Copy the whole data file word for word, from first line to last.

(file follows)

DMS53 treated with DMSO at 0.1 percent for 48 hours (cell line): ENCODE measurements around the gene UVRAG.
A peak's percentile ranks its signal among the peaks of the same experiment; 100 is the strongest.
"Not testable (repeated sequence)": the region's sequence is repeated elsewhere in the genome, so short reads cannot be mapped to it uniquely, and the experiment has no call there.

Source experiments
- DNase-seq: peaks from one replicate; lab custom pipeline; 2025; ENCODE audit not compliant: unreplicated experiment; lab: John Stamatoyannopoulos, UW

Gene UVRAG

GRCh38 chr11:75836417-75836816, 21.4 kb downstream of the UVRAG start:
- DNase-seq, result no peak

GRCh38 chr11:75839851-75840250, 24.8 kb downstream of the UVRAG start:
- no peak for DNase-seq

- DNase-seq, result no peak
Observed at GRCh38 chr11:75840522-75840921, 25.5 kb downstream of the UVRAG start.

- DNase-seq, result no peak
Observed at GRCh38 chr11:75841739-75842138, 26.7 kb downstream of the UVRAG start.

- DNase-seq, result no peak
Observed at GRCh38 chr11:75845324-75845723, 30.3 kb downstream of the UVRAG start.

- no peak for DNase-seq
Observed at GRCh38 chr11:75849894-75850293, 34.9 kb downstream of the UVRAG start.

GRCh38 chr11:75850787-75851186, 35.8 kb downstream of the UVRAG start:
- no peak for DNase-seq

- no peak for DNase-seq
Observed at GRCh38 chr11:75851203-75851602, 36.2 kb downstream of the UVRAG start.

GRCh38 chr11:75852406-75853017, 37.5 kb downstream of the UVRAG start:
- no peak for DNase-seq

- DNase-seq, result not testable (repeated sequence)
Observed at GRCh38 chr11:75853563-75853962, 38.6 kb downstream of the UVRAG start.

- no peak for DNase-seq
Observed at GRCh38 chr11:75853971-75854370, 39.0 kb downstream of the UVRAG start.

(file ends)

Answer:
DMS53 treated with DMSO at 0.1 percent for 48 hours (cell line): ENCODE measurements around the gene UVRAG.
A peak's percentile ranks its signal among the peaks of the same experiment; 100 is the strongest.
"Not testable (repeated sequence)": the region's sequence is repeated elsewhere in the genome, so short reads cannot be mapped to it uniquely, and the experiment has no call there.

Source experiments
- DNase-seq: peaks from one replicate; lab custom pipeline; 2025; ENCODE audit not compliant: unreplicated experiment; lab: John Stamatoyannopoulos, UW

Gene UVRAG

GRCh38 chr11:75836417-75836816, 21.4 kb downstream of the UVRAG start:
- DNase-seq, result no peak

GRCh38 chr11:75839851-75840250, 24.8 kb downstream of the UVRAG start:
- no peak for DNase-seq

- DNase-seq, result no peak
Observed at GRCh38 chr11:75840522-75840921, 25.5 kb downstream of the UVRAG start.

- DNase-seq, result no peak
Observed at GRCh38 chr11:75841739-75842138, 26.7 kb downstream of the UVRAG start.

- DNase-seq, result no peak
Observed at GRCh38 chr11:75845324-75845723, 30.3 kb downstream of the UVRAG start.

- no peak for DNase-seq
Observed at GRCh38 chr11:75849894-75850293, 34.9 kb downstream of the UVRAG start.

GRCh38 chr11:75850787-75851186, 35.8 kb downstream of the UVRAG start:
- no peak for DNase-seq

- no peak for DNase-seq
Observed at GRCh38 chr11:75851203-75851602, 36.2 kb downstream of the UVRAG start.

GRCh38 chr11:75852406-75853017, 37.5 kb downstream of the UVRAG start:
- no peak for DNase-seq

- DNase-seq, result not testable (repeated sequence)
Observed at GRCh38 chr11:75853563-75853962, 38.6 kb downstream of the UVRAG start.

- no peak for DNase-seq
Observed at GRCh38 chr11:75853971-75854370, 39.0 kb downstream of the UVRAG start.